As Walmart nears the completion of its deal with Flipkart, Amazon is leaving no stone unturned to push ahead its strategies to keep up with its arch-rival, Walmart. Amazon India is now looking to strengthen its logistics capabilities with geotagging and new age technologies such as artificial intelligence (AI) and machine learning (ML).
The company is reportedly trying to map the entire country through geo-tags to create efficiencies in its delivery network. It is further working on a technology to get around the challenge of unstructured addresses in the country. With the help of AI and ML, Amazon will be able to extract different parameters related to an address such as flat number, building number, building name, street name, locality, city, etc.
Based on customer entry, addresses are given a high or a low score in case any critical inputs are missing. The customer is then prompted to help with more information.
Earlier, in 2016, reports had surfaced that online marketplaces were trying to utilise geotagging to reduce their logistics costs by 6-10%. Snapdeal is also said to be utilising geotagging but only during sale days, when traffic is quite high on the platform.
Since its entry into the Indian ecommerce, Amazon has been adding warehouses and fulfilment centres to improve its reach to consumers, taking the total number of Amazon India fulfilment centres to 67. The company has announced its plans to increase its storage capacity in 2018 by 1.5x over the previous year. With 20 Mn cubic feet of space, these Amazon fulfilment centres are present in 13 states across India.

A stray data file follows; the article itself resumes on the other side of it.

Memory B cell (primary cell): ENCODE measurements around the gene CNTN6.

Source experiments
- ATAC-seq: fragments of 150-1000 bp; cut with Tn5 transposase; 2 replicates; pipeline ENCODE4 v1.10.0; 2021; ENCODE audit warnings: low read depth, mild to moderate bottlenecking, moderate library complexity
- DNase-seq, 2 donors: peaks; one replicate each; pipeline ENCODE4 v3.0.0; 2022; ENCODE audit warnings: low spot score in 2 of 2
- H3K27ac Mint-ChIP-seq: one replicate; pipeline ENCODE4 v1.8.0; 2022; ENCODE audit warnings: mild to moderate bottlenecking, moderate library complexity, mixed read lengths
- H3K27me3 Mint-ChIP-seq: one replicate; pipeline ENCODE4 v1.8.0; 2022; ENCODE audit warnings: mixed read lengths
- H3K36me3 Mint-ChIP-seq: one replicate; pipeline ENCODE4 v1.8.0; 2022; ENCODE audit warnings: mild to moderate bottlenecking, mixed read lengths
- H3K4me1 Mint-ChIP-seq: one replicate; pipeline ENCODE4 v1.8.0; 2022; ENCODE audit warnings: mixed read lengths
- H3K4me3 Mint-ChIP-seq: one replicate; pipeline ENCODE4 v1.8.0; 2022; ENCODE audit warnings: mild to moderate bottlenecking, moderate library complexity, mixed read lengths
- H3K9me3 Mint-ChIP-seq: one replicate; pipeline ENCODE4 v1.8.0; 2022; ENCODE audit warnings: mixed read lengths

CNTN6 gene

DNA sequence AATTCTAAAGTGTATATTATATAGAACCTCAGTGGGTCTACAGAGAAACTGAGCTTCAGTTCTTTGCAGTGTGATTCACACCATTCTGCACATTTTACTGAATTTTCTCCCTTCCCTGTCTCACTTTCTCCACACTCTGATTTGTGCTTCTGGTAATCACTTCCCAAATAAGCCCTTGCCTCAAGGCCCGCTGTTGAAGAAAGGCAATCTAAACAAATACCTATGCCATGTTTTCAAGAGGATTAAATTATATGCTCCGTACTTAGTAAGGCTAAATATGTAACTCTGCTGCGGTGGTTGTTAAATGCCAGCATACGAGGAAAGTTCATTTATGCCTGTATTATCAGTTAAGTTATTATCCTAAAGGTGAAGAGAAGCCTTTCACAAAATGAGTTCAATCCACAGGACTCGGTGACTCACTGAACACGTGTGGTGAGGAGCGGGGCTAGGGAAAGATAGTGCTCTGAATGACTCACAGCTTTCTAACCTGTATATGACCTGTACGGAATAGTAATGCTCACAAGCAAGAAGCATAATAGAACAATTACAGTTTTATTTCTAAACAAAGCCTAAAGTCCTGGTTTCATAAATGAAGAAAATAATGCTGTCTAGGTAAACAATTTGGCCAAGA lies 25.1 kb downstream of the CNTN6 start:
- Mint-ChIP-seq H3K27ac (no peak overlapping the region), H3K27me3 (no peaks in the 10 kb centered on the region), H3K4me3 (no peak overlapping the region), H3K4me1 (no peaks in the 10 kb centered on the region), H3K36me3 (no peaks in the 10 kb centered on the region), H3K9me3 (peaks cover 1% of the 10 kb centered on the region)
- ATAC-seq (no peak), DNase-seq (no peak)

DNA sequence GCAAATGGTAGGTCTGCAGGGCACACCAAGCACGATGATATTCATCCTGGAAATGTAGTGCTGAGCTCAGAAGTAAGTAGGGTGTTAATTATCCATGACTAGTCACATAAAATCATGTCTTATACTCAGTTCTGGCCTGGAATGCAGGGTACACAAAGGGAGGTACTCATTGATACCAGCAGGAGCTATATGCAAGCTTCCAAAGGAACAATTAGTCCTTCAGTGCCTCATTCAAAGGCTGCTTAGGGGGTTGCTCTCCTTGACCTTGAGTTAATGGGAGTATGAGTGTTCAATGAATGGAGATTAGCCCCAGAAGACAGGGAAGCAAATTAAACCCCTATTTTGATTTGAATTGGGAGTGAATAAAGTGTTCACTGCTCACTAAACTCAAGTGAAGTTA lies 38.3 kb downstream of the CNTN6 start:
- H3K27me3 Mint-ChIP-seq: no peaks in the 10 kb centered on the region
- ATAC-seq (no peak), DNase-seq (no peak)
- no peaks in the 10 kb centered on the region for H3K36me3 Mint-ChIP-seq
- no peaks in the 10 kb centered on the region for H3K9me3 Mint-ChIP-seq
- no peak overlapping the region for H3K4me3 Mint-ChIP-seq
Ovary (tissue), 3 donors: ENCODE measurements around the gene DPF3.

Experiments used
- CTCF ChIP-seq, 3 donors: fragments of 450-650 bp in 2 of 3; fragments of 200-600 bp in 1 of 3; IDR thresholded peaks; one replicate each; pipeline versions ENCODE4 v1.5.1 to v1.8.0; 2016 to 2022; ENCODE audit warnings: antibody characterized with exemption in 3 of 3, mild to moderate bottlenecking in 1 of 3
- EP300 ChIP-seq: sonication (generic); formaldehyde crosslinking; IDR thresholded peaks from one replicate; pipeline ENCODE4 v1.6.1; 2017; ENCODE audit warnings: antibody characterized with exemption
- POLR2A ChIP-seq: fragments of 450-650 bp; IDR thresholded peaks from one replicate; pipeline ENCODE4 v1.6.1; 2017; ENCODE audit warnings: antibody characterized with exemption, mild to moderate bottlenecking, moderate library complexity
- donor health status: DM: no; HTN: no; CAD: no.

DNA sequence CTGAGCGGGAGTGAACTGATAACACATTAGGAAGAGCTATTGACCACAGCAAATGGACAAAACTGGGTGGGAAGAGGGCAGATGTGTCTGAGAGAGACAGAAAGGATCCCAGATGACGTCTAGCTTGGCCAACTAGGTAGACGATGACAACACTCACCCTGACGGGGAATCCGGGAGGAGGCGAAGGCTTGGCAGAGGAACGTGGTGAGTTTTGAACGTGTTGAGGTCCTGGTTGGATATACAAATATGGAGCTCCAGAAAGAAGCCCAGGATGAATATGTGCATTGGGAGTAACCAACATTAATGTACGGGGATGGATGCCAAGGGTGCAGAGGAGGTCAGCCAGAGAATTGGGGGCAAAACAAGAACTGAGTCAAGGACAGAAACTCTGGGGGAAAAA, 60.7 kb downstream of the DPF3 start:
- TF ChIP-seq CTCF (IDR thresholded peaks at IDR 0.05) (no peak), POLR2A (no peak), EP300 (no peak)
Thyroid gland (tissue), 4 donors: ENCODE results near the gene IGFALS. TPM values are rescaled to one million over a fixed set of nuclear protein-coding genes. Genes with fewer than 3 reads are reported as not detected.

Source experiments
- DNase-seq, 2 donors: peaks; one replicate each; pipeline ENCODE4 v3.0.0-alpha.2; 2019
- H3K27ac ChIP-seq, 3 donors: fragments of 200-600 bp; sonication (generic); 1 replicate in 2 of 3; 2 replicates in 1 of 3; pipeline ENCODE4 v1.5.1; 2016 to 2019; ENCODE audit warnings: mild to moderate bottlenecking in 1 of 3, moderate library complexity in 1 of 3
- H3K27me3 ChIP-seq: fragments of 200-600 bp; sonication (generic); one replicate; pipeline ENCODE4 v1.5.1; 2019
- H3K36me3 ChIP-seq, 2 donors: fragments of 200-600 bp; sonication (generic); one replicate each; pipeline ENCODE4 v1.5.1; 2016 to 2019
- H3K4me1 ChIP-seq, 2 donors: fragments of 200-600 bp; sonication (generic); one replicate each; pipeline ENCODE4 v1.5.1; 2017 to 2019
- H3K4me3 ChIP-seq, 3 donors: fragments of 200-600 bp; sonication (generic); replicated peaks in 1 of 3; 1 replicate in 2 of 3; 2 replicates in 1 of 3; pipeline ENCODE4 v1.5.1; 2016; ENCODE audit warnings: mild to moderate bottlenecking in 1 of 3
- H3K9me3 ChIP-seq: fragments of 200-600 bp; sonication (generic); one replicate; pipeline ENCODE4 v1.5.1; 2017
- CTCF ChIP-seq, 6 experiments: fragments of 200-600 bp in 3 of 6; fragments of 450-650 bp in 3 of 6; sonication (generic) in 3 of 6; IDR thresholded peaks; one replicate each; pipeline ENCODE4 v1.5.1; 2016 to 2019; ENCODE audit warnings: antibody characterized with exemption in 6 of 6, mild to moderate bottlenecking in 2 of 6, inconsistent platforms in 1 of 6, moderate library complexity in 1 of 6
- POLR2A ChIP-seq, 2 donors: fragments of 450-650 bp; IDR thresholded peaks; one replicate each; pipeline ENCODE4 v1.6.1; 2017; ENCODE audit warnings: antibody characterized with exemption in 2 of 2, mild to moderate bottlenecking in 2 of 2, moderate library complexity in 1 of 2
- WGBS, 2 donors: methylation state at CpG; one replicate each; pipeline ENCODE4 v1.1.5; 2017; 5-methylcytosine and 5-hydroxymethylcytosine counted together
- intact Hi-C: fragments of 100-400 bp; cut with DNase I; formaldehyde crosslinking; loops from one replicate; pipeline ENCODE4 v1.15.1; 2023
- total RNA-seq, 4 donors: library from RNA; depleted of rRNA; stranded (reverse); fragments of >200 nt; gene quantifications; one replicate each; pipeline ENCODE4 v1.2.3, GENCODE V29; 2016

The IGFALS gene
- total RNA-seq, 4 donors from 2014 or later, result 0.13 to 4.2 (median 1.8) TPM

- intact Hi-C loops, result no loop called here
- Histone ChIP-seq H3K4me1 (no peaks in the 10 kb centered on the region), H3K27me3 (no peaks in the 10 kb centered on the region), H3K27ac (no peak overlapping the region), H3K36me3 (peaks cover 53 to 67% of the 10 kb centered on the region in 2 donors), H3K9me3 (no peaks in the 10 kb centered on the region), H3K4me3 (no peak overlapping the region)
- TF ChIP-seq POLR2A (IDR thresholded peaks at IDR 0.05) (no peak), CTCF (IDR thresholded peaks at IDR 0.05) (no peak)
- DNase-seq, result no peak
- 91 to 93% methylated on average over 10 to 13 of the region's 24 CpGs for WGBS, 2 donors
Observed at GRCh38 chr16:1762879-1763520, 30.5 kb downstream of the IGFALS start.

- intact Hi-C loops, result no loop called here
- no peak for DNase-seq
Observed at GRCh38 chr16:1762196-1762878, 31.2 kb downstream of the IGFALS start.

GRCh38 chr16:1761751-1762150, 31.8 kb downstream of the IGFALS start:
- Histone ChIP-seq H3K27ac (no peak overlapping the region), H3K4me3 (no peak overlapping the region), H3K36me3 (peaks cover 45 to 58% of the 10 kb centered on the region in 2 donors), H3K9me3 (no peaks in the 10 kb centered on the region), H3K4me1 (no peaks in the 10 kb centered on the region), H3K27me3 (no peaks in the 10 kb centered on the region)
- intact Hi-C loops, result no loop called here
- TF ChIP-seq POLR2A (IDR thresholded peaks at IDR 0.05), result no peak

Amazon is further looking to improve its online shopping experiences for Indian users by offering content in vernacular languages.
In a recent interview with ET, Rajeev Rastogi, director, machine learning, Amazon India, said the company is launching its shopping experience in Indian languages and also enabling voice-based search and purchases in vernacular languages.
“We use deep learning very extensively in our business — for voice recognition of machine translation between English and other European languages like German, Italian, Spanish, etc. We already have the technology for translating between languages and, of course, in the future some of the Indian vernacular languages will be included to translate,” said Rastogi.
Amazon is also aiming to make Alexa go vernacular and make it responsive to regional Indian languages. However, the task is easier said than done. Making voice interfaces work for vernacular languages will be a challenge given that India has thousands of them.
According to industry estimates, by 2021, 500 Mn Internet users will be Indian language users while only around 200 Mn will be in the English language, making 75% of the Internet users in the country vernacular users. A Google report also pointed out that 90% of new Internet users coming online in India are non-English speakers.
No wonder then, that tech companies, including giants such as Google, Facebook, and Amazon, are rethinking their products for these vernacular users.
[The development was reported by ET.]